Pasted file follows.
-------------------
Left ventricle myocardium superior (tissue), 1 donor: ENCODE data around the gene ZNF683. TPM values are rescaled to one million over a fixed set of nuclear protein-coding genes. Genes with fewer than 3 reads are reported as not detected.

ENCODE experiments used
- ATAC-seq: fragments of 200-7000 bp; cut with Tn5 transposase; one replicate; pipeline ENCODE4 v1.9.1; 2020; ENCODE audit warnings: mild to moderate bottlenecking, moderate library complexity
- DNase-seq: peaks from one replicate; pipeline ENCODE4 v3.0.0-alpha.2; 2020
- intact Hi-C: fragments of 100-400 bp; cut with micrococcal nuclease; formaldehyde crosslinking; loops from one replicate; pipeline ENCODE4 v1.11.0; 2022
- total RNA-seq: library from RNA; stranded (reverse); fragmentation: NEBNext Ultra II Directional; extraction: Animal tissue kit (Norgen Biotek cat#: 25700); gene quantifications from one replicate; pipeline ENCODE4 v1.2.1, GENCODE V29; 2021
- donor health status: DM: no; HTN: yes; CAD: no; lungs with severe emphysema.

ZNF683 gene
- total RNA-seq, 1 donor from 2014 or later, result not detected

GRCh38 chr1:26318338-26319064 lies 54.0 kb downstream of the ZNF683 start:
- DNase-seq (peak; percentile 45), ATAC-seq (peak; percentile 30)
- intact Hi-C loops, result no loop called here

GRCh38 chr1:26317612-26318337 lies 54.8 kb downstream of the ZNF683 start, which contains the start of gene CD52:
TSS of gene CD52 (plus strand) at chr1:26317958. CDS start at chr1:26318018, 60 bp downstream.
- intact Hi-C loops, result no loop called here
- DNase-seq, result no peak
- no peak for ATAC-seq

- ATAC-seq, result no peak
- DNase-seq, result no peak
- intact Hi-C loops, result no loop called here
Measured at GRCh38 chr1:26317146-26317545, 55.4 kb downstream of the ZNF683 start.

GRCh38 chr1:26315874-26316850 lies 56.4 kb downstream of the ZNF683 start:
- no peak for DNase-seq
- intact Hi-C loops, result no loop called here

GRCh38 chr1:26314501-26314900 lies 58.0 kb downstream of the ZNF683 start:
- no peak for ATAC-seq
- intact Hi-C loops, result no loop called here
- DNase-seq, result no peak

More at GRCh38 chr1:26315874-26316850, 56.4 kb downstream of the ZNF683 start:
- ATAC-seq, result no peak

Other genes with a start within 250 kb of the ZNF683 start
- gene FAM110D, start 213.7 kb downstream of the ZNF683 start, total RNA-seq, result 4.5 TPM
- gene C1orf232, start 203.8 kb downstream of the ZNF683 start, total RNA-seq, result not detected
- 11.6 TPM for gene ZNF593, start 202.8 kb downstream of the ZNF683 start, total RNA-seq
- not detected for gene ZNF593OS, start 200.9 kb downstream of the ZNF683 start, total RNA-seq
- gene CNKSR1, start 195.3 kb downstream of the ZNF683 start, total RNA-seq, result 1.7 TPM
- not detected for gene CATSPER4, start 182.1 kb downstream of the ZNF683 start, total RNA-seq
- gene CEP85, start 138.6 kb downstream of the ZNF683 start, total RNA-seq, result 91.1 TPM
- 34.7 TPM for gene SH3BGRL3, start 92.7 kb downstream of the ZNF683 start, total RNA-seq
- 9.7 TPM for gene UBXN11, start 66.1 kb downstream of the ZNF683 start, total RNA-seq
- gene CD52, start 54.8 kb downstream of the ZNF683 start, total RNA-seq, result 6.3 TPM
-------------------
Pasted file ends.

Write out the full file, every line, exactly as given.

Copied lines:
Left ventricle myocardium superior (tissue), 1 donor: ENCODE data around the gene ZNF683. TPM values are rescaled to one million over a fixed set of nuclear protein-coding genes. Genes with fewer than 3 reads are reported as not detected.

ENCODE experiments used
- ATAC-seq: fragments of 200-7000 bp; cut with Tn5 transposase; one replicate; pipeline ENCODE4 v1.9.1; 2020; ENCODE audit warnings: mild to moderate bottlenecking, moderate library complexity
- DNase-seq: peaks from one replicate; pipeline ENCODE4 v3.0.0-alpha.2; 2020
- intact Hi-C: fragments of 100-400 bp; cut with micrococcal nuclease; formaldehyde crosslinking; loops from one replicate; pipeline ENCODE4 v1.11.0; 2022
- total RNA-seq: library from RNA; stranded (reverse); fragmentation: NEBNext Ultra II Directional; extraction: Animal tissue kit (Norgen Biotek cat#: 25700); gene quantifications from one replicate; pipeline ENCODE4 v1.2.1, GENCODE V29; 2021
- donor health status: DM: no; HTN: yes; CAD: no; lungs with severe emphysema.

ZNF683 gene
- total RNA-seq, 1 donor from 2014 or later, result not detected

GRCh38 chr1:26318338-26319064 lies 54.0 kb downstream of the ZNF683 start:
- DNase-seq (peak; percentile 45), ATAC-seq (peak; percentile 30)
- intact Hi-C loops, result no loop called here

GRCh38 chr1:26317612-26318337 lies 54.8 kb downstream of the ZNF683 start, which contains the start of gene CD52:
TSS of gene CD52 (plus strand) at chr1:26317958. CDS start at chr1:26318018, 60 bp downstream.
- intact Hi-C loops, result no loop called here
- DNase-seq, result no peak
- no peak for ATAC-seq

- ATAC-seq, result no peak
- DNase-seq, result no peak
- intact Hi-C loops, result no loop called here
Measured at GRCh38 chr1:26317146-26317545, 55.4 kb downstream of the ZNF683 start.

GRCh38 chr1:26315874-26316850 lies 56.4 kb downstream of the ZNF683 start:
- no peak for DNase-seq
- intact Hi-C loops, result no loop called here

GRCh38 chr1:26314501-26314900 lies 58.0 kb downstream of the ZNF683 start:
- no peak for ATAC-seq
- intact Hi-C loops, result no loop called here
- DNase-seq, result no peak

More at GRCh38 chr1:26315874-26316850, 56.4 kb downstream of the ZNF683 start:
- ATAC-seq, result no peak

Other genes with a start within 250 kb of the ZNF683 start
- gene FAM110D, start 213.7 kb downstream of the ZNF683 start, total RNA-seq, result 4.5 TPM
- gene C1orf232, start 203.8 kb downstream of the ZNF683 start, total RNA-seq, result not detected
- 11.6 TPM for gene ZNF593, start 202.8 kb downstream of the ZNF683 start, total RNA-seq
- not detected for gene ZNF593OS, start 200.9 kb downstream of the ZNF683 start, total RNA-seq
- gene CNKSR1, start 195.3 kb downstream of the ZNF683 start, total RNA-seq, result 1.7 TPM
- not detected for gene CATSPER4, start 182.1 kb downstream of the ZNF683 start, total RNA-seq
- gene CEP85, start 138.6 kb downstream of the ZNF683 start, total RNA-seq, result 91.1 TPM
- 34.7 TPM for gene SH3BGRL3, start 92.7 kb downstream of the ZNF683 start, total RNA-seq
- 9.7 TPM for gene UBXN11, start 66.1 kb downstream of the ZNF683 start, total RNA-seq
- gene CD52, start 54.8 kb downstream of the ZNF683 start, total RNA-seq, result 6.3 TPM